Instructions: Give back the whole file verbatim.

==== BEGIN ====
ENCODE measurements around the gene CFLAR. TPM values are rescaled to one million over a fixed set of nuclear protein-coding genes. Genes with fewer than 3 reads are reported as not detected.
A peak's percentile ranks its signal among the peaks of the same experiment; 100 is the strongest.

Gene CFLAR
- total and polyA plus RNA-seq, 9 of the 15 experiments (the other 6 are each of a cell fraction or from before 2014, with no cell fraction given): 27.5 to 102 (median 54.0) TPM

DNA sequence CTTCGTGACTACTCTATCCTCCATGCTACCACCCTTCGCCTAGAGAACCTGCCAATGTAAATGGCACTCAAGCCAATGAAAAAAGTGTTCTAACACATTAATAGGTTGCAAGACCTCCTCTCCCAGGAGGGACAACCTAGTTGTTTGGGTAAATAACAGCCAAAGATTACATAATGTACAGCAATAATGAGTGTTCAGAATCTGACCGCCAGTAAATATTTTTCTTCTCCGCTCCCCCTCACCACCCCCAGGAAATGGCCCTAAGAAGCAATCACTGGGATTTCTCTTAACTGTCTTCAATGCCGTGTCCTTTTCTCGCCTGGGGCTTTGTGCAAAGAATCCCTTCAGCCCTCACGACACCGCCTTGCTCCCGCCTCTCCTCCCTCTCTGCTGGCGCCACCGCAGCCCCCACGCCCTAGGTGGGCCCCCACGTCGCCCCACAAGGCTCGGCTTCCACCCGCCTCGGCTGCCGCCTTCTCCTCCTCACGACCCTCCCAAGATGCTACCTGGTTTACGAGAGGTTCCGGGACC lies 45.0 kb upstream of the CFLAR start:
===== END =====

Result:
ENCODE measurements around the gene CFLAR. TPM values are rescaled to one million over a fixed set of nuclear protein-coding genes. Genes with fewer than 3 reads are reported as not detected.
A peak's percentile ranks its signal among the peaks of the same experiment; 100 is the strongest.

Gene CFLAR
- total and polyA plus RNA-seq, 9 of the 15 experiments (the other 6 are each of a cell fraction or from before 2014, with no cell fraction given): 27.5 to 102 (median 54.0) TPM

DNA sequence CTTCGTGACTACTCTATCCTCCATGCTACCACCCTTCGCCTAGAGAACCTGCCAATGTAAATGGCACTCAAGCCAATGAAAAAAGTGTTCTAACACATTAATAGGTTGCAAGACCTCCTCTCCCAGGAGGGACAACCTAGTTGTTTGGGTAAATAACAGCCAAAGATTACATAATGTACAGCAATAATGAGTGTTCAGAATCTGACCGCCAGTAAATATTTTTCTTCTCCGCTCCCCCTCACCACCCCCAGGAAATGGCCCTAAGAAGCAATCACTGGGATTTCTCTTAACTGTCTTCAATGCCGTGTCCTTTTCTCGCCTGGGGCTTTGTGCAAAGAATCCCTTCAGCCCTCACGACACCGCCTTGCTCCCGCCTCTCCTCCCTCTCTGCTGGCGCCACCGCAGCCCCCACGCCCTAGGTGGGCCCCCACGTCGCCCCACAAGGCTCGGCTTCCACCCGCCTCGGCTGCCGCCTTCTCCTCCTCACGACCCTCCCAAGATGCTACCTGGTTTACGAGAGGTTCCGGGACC lies 45.0 kb upstream of the CFLAR start: